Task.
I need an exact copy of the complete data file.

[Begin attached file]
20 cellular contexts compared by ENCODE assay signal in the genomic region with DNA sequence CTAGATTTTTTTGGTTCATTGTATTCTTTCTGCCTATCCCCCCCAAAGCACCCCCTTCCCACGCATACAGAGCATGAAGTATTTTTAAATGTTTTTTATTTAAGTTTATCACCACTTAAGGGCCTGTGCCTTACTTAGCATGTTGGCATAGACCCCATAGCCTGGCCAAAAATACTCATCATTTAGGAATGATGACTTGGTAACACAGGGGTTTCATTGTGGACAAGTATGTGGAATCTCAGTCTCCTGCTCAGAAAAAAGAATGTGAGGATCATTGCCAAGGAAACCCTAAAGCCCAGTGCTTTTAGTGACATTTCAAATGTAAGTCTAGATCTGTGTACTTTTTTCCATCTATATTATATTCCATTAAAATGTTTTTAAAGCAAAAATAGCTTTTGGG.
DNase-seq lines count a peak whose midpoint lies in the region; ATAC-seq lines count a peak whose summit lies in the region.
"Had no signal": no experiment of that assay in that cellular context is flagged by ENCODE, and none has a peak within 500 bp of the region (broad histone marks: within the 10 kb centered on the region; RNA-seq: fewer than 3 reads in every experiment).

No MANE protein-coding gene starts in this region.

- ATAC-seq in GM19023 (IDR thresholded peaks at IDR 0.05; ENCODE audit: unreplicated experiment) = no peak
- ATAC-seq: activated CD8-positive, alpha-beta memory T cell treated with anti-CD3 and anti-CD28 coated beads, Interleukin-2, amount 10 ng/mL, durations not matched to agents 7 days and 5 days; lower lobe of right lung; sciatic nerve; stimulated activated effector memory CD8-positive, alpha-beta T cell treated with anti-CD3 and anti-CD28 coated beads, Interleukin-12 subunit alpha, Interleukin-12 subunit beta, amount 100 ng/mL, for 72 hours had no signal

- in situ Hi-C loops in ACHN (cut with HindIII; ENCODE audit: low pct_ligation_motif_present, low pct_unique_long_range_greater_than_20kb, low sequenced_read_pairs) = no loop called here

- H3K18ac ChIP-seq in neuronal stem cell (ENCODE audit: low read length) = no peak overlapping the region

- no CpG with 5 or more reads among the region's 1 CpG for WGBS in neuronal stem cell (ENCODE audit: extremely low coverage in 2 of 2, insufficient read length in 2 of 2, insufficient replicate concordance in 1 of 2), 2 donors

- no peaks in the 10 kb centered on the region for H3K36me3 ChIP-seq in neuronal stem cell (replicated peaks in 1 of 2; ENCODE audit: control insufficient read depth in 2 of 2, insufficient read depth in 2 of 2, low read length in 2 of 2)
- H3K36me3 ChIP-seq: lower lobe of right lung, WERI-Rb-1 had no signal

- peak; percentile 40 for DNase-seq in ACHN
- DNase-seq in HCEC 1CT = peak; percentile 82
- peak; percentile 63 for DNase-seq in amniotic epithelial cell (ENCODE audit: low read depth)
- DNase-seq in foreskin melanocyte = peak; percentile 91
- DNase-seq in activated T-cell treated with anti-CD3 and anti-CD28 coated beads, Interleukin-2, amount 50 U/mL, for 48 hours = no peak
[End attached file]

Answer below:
20 cellular contexts compared by ENCODE assay signal in the genomic region with DNA sequence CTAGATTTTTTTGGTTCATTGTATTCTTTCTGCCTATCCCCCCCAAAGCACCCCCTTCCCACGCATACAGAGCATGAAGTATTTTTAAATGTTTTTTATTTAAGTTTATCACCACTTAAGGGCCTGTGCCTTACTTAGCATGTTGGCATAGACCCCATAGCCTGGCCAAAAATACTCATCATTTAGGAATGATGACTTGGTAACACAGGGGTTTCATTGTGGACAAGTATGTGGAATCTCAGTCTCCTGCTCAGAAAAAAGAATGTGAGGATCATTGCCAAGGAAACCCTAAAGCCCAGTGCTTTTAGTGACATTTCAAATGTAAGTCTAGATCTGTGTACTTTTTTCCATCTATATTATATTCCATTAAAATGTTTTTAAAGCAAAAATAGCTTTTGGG.
DNase-seq lines count a peak whose midpoint lies in the region; ATAC-seq lines count a peak whose summit lies in the region.
"Had no signal": no experiment of that assay in that cellular context is flagged by ENCODE, and none has a peak within 500 bp of the region (broad histone marks: within the 10 kb centered on the region; RNA-seq: fewer than 3 reads in every experiment).

No MANE protein-coding gene starts in this region.

- ATAC-seq in GM19023 (IDR thresholded peaks at IDR 0.05; ENCODE audit: unreplicated experiment) = no peak
- ATAC-seq: activated CD8-positive, alpha-beta memory T cell treated with anti-CD3 and anti-CD28 coated beads, Interleukin-2, amount 10 ng/mL, durations not matched to agents 7 days and 5 days; lower lobe of right lung; sciatic nerve; stimulated activated effector memory CD8-positive, alpha-beta T cell treated with anti-CD3 and anti-CD28 coated beads, Interleukin-12 subunit alpha, Interleukin-12 subunit beta, amount 100 ng/mL, for 72 hours had no signal

- in situ Hi-C loops in ACHN (cut with HindIII; ENCODE audit: low pct_ligation_motif_present, low pct_unique_long_range_greater_than_20kb, low sequenced_read_pairs) = no loop called here

- H3K18ac ChIP-seq in neuronal stem cell (ENCODE audit: low read length) = no peak overlapping the region

- no CpG with 5 or more reads among the region's 1 CpG for WGBS in neuronal stem cell (ENCODE audit: extremely low coverage in 2 of 2, insufficient read length in 2 of 2, insufficient replicate concordance in 1 of 2), 2 donors

- no peaks in the 10 kb centered on the region for H3K36me3 ChIP-seq in neuronal stem cell (replicated peaks in 1 of 2; ENCODE audit: control insufficient read depth in 2 of 2, insufficient read depth in 2 of 2, low read length in 2 of 2)
- H3K36me3 ChIP-seq: lower lobe of right lung, WERI-Rb-1 had no signal

- peak; percentile 40 for DNase-seq in ACHN
- DNase-seq in HCEC 1CT = peak; percentile 82
- peak; percentile 63 for DNase-seq in amniotic epithelial cell (ENCODE audit: low read depth)
- DNase-seq in foreskin melanocyte = peak; percentile 91
- DNase-seq in activated T-cell treated with anti-CD3 and anti-CD28 coated beads, Interleukin-2, amount 50 U/mL, for 48 hours = no peak